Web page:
Teens Willing To Help Parents, But...

by Tanya Thomas on  February 9, 2009 at 11:18 AM Lifestyle News   - G J E 4
Teens Willing To Help Parents, But...
Can this be a case where 'the spirit is willing, but the flesh is week'? Contrary to the popular notion, surveys have found that American teenagers are actually not all that selfish nor are they lacking in moral values; because a majority feel obligated to help their parents now and then.

Researchers at the University of Rochester, the University of Missouri-Columbia, and the University of Illinois at Chicago, have revealed that they studied how teenagers and their parents felt about young people's obligations to help each other in everyday situations when requests for help clash with personal desires.

Describing their study in the journal Child Development, they revealed that they looked at almost 120 7th and 10th graders from lower-middle- to middle-class families and their parents.

The researchers asked them to react to stories in which either parents or teens asked for help, then judge what the protagonist should do, and whether it was okay to say no due to personal desires.

They observed that teens did not always act out of personal desire or selfishness, but felt relatively obligated to help their parents, even when the requests were small.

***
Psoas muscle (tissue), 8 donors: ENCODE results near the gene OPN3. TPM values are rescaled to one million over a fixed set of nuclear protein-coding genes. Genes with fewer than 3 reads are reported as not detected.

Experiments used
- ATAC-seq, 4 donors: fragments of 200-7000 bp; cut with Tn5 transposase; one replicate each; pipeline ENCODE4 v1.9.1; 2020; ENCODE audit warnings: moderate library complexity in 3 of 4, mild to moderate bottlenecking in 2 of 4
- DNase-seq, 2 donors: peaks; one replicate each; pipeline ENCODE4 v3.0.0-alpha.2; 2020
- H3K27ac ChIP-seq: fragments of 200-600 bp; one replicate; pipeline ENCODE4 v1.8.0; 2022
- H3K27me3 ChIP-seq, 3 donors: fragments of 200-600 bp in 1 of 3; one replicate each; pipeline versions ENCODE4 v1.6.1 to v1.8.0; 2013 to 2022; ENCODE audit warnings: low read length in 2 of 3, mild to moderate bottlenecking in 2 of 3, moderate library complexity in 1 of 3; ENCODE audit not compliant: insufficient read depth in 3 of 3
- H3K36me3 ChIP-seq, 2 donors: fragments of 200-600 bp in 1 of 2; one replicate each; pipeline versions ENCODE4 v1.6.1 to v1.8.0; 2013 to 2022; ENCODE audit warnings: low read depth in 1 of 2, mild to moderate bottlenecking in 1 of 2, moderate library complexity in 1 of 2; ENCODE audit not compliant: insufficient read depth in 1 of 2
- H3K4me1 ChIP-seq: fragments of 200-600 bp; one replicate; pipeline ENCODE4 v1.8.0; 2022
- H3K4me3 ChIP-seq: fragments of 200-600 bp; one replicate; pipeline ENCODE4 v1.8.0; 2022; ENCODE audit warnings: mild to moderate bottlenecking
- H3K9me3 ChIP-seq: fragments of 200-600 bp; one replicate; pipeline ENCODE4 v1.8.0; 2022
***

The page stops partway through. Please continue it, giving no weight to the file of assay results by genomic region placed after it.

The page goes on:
The team also found that parents thought it's more acceptable for teens to say no when personal desires conflicted than do the teens themselves.

Adolescents and parents appear to balance and coordinate family members' requests for help with conflicting personal desires, and to consider both the family role of the person asking for help and how much help is needed.

The researchers revealed that more parents of 10th graders said that it was selfish to ignore requests for help, and satisfy personal desires in situations when the needs were big than did parents of 7th graders.

More middle adolescents said that it was less selfish to meet personal desires in those situations than did young adolescents.

Based on their observations, the researchers came to the conclusion that parents' and teens' ratings of selfishness widen with age, perhaps mirroring the increasing conflicts between teens and parents that occur in middle adolescence.

Source: ANI

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